Astrobotic Lands $199.5M Contract to Deliver Rover to Moon

Pittsburgh ‘lunar logistics’ firm will design NASA robot, deploy in 2023

By Matt Neistei

Published June 15, 2020

Read Time: 2 mins


Need to get something from Pittsburgh to any destination on Earth? You’ll find dozens of passenger and cargo options at Pittsburgh International and Allegheny County airports.

Need to get something from Earth to, say, the Moon? Pittsburgh has that one covered too.

Just ask NASA, which last week awarded a nearly $200 million contract to ‘Burgh-based Astrobotic to build and send the first-ever U.S. rover to the Moon by the end of 2023.

“The VIPER rover and the commercial partnership that will deliver it to the Moon are a prime example of how the scientific community and U.S. industry are making NASA’s lunar exploration vision a reality,” NASA Administrator Jim Bridenstine said in a release.

Astrobotic spun out of Carnegie Mellon University in 2007 with the specific goal of putting a rover on the moon. Over the past 13 years, it has evolved and grown into a self-described “lunar logistics provider,” a sort of combined travel agent and freight forwarder for all things Moon.

The company now partners with private businesses and government agencies around the world to develop and deliver their scientific equipment and experiments to the Moon.

The Pittsburgh Technology Council hosted Astrobotic CEO John Thornton on Monday as part of its daily “Business as Usual” chat series. For a complete listing of the “Business as Usual” series, click here.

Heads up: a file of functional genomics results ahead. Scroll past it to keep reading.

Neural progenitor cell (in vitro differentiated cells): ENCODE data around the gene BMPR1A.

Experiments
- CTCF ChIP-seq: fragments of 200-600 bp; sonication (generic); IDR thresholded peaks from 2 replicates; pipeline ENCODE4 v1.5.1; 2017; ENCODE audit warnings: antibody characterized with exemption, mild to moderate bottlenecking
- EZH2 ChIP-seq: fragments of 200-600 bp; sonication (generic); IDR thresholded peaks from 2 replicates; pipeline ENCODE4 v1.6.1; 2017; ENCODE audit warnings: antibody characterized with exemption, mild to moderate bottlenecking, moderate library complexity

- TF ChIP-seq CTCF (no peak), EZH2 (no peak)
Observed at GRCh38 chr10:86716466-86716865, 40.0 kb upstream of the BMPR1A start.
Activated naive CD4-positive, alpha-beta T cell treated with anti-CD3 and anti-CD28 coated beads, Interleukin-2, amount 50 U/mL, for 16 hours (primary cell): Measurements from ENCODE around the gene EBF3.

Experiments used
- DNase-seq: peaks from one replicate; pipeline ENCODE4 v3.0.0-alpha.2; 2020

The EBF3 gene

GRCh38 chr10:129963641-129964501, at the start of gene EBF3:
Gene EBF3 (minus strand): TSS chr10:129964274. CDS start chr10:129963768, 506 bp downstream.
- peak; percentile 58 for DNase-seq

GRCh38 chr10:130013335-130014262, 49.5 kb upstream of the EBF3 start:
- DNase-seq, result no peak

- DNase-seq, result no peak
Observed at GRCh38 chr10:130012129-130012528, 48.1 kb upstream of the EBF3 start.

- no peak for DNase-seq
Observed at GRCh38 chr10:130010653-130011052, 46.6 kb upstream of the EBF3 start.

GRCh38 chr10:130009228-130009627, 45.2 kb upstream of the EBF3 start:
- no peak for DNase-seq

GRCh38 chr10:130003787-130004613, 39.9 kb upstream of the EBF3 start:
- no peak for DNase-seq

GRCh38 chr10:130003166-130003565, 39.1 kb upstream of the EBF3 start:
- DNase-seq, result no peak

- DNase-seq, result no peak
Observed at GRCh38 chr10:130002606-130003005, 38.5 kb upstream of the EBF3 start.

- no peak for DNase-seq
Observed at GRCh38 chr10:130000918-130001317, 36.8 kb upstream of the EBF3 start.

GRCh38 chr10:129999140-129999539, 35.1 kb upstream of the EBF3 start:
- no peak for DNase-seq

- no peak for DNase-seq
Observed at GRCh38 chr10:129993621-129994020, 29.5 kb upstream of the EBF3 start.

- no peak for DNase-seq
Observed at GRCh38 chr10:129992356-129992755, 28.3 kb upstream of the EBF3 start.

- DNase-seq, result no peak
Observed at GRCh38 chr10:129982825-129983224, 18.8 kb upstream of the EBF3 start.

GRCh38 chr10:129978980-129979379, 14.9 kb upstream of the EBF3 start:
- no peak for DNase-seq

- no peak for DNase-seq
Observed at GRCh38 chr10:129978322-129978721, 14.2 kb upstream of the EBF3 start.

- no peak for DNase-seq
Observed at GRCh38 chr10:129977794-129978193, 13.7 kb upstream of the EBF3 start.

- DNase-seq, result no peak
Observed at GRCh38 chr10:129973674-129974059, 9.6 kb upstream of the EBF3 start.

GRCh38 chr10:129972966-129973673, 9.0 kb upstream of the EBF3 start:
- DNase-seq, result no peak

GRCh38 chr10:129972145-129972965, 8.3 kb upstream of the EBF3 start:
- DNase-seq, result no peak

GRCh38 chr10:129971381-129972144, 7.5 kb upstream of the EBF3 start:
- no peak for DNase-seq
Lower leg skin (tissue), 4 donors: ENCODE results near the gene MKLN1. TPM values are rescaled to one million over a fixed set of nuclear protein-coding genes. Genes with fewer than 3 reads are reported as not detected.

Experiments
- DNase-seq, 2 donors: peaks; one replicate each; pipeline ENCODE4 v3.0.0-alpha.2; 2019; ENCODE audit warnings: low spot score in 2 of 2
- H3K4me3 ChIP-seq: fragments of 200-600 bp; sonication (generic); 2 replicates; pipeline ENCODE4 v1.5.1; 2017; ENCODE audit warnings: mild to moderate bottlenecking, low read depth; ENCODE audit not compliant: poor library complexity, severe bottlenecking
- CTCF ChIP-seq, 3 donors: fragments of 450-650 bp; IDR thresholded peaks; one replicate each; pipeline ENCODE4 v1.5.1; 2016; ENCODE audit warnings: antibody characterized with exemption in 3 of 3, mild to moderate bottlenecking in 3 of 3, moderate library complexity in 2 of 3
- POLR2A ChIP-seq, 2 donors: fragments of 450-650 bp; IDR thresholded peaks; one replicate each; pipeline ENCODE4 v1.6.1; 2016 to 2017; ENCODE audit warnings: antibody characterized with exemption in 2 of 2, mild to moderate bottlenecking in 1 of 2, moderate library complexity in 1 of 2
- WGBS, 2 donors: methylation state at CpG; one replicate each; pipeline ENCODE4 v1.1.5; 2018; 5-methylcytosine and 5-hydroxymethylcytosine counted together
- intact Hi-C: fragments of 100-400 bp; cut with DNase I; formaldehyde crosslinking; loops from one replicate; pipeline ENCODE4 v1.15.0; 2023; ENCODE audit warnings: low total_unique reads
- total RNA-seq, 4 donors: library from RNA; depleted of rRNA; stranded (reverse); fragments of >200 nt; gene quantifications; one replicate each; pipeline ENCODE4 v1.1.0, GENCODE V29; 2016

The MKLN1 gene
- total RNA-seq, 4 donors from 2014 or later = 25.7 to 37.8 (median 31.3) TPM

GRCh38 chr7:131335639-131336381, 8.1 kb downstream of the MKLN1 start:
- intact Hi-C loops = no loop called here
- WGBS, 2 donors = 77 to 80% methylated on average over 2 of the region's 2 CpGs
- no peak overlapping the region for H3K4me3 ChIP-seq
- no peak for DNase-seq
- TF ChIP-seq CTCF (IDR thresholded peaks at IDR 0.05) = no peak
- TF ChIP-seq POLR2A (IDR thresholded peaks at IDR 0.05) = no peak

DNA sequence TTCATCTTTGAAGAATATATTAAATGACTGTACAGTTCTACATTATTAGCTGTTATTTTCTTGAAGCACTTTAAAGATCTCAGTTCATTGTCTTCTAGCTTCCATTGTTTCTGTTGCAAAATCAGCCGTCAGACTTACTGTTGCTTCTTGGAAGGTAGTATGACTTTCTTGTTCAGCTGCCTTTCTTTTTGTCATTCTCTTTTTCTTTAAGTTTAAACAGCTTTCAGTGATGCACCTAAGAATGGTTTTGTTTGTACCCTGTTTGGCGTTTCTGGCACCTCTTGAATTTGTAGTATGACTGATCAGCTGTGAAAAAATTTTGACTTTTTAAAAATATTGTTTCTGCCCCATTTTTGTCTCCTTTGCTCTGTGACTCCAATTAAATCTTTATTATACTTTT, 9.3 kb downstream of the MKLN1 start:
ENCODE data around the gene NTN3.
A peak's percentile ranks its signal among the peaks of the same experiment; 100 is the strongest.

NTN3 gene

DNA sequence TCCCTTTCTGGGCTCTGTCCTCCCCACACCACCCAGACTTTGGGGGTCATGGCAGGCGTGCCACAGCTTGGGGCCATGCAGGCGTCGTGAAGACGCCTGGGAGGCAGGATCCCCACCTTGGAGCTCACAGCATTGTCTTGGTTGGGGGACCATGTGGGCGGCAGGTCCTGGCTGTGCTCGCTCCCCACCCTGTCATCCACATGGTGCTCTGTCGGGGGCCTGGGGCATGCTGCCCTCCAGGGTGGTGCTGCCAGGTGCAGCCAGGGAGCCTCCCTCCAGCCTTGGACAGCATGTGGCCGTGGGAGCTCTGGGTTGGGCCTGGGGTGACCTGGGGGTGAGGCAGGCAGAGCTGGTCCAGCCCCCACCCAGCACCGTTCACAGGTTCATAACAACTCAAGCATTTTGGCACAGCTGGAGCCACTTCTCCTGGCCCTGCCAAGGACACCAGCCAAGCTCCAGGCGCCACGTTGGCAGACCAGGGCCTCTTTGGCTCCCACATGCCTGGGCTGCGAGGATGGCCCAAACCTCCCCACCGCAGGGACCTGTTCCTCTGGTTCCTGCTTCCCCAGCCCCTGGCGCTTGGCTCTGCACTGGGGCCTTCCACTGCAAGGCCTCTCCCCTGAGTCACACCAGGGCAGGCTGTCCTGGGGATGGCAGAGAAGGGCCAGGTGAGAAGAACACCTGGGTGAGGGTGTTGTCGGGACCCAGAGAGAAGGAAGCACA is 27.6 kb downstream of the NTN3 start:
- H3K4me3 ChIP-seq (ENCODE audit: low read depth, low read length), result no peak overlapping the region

Announced on Thursday, the 2023 Griffin mission will deliver the VIPER (Volatiles Investigating Polar Exploration Rover) to the Moon’s surface to look for water ice, which could be used to manufacture breathable air and rocket propellant for future human exploration. That will be a precursor to NASA’s 2024 mission to put astronauts on the Moon for the first time in more than 50 years.

“Astrobotic’s lunar logistics services were created to open a new era on the Moon,” CEO John Thornton said in a release. “Delivering VIPER to look for water and setting the stage for the first human crew since Apollo embodies our mission as a company.”

Astrobotic already had a pair of missions scheduled. In 2021, the Peregrine mission will carry payloads for NASA and the Mexican Space Agency as well as private space firms in Chile, Canada, Hungary, the UK and other clients.

Among them are San Francisco-based company Elysium Space, which delivers capsules containing portions of human remains to be buried on the Moon.

A year later, the MoonRanger mission will carry a rover developed with CMU to the Moon’s south pole to map the lunar surface and test autonomous functions.

The $199.5 million contract for the Griffin mission is the latest entry in Astrobotic’s partnership with NASA that dates back to 2008, when the space agency funded research on how to move soil on the lunar surface.

Peregrine aims to be the company’s first completed mission to the Moon, and partners paid handsomely to be a part of it. While shipping cargo from PIT can be done relatively quickly and affordably, those placing payloads on Peregrine are paying $4.5 million per kilogram to have their items delivered to the lunar surface by rover – quite a delivery charge.

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